Osteogenesis Imperfecta (OI), or brittle bone disease, is most commonly a genetic condition that affects the production of collagen in the body, leading to bones that can break very easily. People with OI also often suffer from loose joints, fatigue, early hearing loss and respiratory problems. SelectScience spoke to Dr Cecilia Gӧtherström, a researcher at the Karolinska Institutet in Stockholm, Sweden, and coordinator of the first clinical trial to pit stem cell therapy against this debilitating disorder.
Dr Gӧtherström and her colleagues chose to start with OI because "no good treatment exists", she explained, "and OI is a chronic disorder that affects the patient throughout their lifetime with reduced quality of life". In OI, Dr Gӧtherström revealed, the damage, including poor mineralization, fractures and angulated bones, has already begun by the time the baby is born. As it is possible to diagnose OI during pregnancy, it is important to start treatment as soon as possible.
Tried and tested
The technique used by Dr Gӧtherström and her colleagues for the infusion of the stem cells is the same as that for blood transfusions during pregnancy; this tried and tested method carries a very small risk. There is a theoretical risk of the donor cells mutating and causing cancer in the mother, Dr Gӧtherström said, but this is very unlikely. While mothers with conditions like bleeding disorders or virus infection were ruled out of this trial, Dr Gӧtherström did include a postnatal transplantation group. Although this is the first trial, fetal stem cell therapy does have benefits over other types of stem cell therapy, said Dr Gӧtherström. "Fetuses do not have a fully developed immune system, so the donor cells may have a better engraftment potential", she explained, and it is also known that fetal Mesenchymal Stem Cells (MSC) have a far better bone forming capacity than adult stem cells.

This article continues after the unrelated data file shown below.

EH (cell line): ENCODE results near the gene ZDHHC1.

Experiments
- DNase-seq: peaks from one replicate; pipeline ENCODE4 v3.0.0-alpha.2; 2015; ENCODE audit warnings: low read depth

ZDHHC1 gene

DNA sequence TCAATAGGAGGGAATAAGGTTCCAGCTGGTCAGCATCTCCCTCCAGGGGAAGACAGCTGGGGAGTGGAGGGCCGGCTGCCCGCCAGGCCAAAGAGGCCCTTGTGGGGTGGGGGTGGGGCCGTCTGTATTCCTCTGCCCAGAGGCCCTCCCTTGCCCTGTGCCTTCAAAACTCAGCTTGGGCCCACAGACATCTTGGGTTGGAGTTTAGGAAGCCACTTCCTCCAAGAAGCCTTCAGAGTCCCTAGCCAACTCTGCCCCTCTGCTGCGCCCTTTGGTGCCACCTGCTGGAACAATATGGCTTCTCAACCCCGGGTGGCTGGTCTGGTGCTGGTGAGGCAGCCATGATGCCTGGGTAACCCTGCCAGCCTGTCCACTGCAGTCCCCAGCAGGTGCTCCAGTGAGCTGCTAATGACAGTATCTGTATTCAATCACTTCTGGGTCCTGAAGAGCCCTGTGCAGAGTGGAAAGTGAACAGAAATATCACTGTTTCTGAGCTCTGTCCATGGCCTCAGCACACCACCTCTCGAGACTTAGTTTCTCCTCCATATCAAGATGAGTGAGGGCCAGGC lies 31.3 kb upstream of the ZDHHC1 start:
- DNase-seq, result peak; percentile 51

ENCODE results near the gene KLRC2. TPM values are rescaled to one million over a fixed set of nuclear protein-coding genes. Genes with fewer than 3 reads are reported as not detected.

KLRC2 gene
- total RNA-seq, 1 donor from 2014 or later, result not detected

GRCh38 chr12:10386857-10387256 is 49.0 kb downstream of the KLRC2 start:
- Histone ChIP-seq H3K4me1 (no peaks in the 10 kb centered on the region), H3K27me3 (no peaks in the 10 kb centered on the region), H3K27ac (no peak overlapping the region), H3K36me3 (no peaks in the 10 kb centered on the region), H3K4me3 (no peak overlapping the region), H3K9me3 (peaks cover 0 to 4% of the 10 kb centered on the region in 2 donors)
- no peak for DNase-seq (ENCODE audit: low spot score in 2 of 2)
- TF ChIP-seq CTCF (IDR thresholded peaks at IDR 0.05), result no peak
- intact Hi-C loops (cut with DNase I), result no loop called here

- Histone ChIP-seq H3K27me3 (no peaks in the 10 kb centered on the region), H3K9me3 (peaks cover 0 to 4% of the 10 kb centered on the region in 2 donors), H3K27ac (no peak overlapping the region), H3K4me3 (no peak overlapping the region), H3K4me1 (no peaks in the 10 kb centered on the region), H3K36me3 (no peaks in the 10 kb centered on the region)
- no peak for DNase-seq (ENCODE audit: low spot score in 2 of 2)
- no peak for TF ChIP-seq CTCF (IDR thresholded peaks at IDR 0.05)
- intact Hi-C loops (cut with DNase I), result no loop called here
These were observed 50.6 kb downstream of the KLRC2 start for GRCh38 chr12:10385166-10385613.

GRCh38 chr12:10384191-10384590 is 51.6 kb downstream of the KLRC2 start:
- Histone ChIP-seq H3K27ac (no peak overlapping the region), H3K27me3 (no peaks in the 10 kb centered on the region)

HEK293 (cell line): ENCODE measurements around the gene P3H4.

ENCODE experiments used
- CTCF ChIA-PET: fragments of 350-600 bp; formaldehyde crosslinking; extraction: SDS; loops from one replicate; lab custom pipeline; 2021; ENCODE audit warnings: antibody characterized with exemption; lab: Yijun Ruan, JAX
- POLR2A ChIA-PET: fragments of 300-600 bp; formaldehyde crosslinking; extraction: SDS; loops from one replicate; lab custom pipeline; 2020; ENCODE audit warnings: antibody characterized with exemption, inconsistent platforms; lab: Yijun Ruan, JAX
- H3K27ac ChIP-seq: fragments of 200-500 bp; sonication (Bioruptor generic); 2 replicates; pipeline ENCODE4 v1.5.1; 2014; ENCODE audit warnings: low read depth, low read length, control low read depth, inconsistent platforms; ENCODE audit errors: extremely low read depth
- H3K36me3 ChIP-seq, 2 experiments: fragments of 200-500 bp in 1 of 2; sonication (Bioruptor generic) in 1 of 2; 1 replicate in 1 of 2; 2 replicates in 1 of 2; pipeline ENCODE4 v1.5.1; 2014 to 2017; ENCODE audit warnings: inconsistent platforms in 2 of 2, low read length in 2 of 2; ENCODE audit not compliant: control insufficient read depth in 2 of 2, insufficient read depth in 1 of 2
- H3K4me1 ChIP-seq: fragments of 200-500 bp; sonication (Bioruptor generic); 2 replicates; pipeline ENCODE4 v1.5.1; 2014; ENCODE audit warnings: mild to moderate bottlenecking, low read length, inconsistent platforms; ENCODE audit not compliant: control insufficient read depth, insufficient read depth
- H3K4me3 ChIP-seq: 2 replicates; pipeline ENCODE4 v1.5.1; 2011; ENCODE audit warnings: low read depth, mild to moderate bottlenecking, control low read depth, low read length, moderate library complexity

Treatment not termination
"If this proves to be safe and efficient, we will explore other disorders that can be treated prenatally, such as other skeletal dysplasias, or metabolic disorders," Dr Gӧtherström explained. If this trial is successful, it could pave the way for prenatal therapies to become more common. In time, Dr Gӧtherström hopes, the prenatal diagnosis of similar chronic disorders will shift, from termination, to treatment.
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